|© Richard Legner|
The monitoring system was commissioned on September 1, 2016. You can view the data at:
Good documentation of the various data fields is found at: https://www.halifax.ca/solarcity/Other/documents/WELServerPPTv30.pdf
Two summary monitoring reports will be prepared as part of this project: one in March 2017 and a second at the end of 2017.
Background & Project Objectives
Solar domestic hot-water (SDHW) heating is a building-scale renewable energy opportunity that has had limited application in Yukon to date. It is an established and reliable technology that has the potential to further reduce the environmental footprint of Yukon buildings; in particular, residential buildings. However, there is no known actual real-world performance data for this technology in Yukon. This monitoring system is the first to systematically monitor the actual performance of the existing new SDHW system at 704B Wood St. in downtown Whitehorse.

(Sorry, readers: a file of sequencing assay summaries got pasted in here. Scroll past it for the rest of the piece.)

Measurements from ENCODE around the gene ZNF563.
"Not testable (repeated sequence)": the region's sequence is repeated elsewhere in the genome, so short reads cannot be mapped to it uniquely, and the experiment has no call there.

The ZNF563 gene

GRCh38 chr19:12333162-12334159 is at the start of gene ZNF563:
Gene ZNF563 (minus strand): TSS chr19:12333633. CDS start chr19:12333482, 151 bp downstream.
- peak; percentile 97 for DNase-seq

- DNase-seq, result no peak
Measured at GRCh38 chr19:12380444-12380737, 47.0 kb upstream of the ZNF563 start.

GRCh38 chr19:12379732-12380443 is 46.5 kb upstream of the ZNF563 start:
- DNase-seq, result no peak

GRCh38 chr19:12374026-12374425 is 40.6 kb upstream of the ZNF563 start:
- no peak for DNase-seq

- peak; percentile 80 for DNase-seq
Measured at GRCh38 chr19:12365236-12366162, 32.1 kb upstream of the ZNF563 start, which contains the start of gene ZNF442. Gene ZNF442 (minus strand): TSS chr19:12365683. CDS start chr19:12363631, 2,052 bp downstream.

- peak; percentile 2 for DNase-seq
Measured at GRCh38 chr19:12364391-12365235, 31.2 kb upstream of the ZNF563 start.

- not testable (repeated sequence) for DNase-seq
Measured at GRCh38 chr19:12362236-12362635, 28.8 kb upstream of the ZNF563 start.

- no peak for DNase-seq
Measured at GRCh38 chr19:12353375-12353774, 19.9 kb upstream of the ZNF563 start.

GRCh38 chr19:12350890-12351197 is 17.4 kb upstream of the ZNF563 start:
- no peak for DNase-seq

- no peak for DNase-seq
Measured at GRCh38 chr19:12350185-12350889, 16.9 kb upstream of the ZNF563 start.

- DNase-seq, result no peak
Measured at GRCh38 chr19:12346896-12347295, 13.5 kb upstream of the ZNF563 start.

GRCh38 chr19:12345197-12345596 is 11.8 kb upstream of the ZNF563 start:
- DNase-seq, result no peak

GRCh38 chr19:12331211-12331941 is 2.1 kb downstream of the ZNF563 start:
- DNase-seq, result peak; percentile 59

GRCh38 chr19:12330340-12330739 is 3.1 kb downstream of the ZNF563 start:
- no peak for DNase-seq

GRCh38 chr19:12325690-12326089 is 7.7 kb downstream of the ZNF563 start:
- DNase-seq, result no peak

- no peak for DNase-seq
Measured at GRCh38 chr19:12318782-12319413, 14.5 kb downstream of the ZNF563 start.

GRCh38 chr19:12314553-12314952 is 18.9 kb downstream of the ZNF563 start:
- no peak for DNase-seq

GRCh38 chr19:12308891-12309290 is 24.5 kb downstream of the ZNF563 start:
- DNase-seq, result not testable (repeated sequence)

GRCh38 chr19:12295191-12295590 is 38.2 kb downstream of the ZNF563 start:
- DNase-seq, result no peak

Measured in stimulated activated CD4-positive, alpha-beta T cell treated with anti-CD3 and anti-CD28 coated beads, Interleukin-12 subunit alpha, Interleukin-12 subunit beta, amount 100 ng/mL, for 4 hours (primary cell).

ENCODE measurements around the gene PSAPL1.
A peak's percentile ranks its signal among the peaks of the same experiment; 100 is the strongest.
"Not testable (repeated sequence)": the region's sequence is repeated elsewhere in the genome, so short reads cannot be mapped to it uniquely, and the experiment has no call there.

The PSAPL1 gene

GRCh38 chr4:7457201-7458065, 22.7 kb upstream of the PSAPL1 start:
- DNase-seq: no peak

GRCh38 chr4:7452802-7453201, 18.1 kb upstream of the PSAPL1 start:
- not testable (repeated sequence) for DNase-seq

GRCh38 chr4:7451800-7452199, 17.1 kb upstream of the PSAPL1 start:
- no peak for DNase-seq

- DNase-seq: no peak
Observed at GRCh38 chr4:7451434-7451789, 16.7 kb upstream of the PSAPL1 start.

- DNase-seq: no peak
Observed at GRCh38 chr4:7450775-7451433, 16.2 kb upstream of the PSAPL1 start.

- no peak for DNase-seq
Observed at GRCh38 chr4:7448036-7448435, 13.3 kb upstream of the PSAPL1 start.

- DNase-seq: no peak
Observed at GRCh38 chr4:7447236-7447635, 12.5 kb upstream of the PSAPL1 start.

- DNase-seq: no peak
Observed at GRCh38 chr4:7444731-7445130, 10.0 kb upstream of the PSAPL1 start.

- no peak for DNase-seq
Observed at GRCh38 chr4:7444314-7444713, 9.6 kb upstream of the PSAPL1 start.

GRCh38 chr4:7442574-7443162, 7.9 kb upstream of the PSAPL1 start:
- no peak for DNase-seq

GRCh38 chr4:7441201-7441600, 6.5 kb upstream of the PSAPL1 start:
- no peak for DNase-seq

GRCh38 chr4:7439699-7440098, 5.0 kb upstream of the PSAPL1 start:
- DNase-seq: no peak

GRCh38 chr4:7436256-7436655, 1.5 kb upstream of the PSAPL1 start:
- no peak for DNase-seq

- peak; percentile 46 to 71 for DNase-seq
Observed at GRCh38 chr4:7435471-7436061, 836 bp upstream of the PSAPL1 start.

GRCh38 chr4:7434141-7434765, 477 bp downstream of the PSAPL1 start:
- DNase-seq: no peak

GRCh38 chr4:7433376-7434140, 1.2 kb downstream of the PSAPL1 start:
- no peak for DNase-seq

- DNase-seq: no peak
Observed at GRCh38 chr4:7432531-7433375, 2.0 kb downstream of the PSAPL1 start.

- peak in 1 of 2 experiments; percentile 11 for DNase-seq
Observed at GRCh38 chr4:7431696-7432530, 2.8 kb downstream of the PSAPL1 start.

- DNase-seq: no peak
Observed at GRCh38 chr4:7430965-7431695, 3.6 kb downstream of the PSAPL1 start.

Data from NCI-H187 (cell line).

Photovoltaic (solar electric) technology has as relatively good uptake in the marketplace and PV performance is relatively easy to monitor. Conversely solar-thermal technology has had much lower installation rates in spite of its relatively higher efficiency of conversion of solar energy to heat. This lower rate of uptake is thought to be due to four factors:
- lack of demonstrated performance of the systems in the Yukon environment;
- perception of higher capital costs relative to PV;
- lack of skilled trades and contractors supplying and installing the systems; and
- limitations created by ability to utilize the energy based on building hot-water demands.
The project looks to address the first barrier to uptake: demonstration of performance.
It is believed that there is place for solar-thermal in the increasing energy efficiency of Yukon homes and buildings because of the technology’s relatively higher efficiency for generating thermal energy and the 5 kW installed capacity cap on PV created by the Yukon’s Micro-generation program (solar thermal can be installed in addition to PV).
|© Richard Legner|